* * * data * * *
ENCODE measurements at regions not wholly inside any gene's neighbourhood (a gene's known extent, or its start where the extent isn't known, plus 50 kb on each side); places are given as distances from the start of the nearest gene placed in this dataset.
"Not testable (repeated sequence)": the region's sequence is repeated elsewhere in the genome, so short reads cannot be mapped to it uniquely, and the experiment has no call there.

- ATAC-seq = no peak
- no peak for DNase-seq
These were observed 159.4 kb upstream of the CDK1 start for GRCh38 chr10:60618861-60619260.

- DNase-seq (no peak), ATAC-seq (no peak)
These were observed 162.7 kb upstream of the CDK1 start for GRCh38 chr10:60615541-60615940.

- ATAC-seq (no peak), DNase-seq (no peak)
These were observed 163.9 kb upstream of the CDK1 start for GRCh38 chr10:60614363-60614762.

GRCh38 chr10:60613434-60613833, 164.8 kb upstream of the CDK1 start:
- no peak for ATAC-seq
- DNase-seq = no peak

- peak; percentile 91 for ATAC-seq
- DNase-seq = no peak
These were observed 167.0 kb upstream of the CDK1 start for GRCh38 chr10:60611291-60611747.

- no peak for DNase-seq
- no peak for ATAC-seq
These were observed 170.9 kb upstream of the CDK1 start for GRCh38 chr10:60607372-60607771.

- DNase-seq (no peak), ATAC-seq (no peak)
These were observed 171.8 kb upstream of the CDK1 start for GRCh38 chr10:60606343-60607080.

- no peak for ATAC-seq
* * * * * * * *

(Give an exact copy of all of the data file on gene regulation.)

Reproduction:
ENCODE measurements at regions not wholly inside any gene's neighbourhood (a gene's known extent, or its start where the extent isn't known, plus 50 kb on each side); places are given as distances from the start of the nearest gene placed in this dataset.
"Not testable (repeated sequence)": the region's sequence is repeated elsewhere in the genome, so short reads cannot be mapped to it uniquely, and the experiment has no call there.

- ATAC-seq = no peak
- no peak for DNase-seq
These were observed 159.4 kb upstream of the CDK1 start for GRCh38 chr10:60618861-60619260.

- DNase-seq (no peak), ATAC-seq (no peak)
These were observed 162.7 kb upstream of the CDK1 start for GRCh38 chr10:60615541-60615940.

- ATAC-seq (no peak), DNase-seq (no peak)
These were observed 163.9 kb upstream of the CDK1 start for GRCh38 chr10:60614363-60614762.

GRCh38 chr10:60613434-60613833, 164.8 kb upstream of the CDK1 start:
- no peak for ATAC-seq
- DNase-seq = no peak

- peak; percentile 91 for ATAC-seq
- DNase-seq = no peak
These were observed 167.0 kb upstream of the CDK1 start for GRCh38 chr10:60611291-60611747.

- no peak for DNase-seq
- no peak for ATAC-seq
These were observed 170.9 kb upstream of the CDK1 start for GRCh38 chr10:60607372-60607771.

- DNase-seq (no peak), ATAC-seq (no peak)
These were observed 171.8 kb upstream of the CDK1 start for GRCh38 chr10:60606343-60607080.

- no peak for ATAC-seq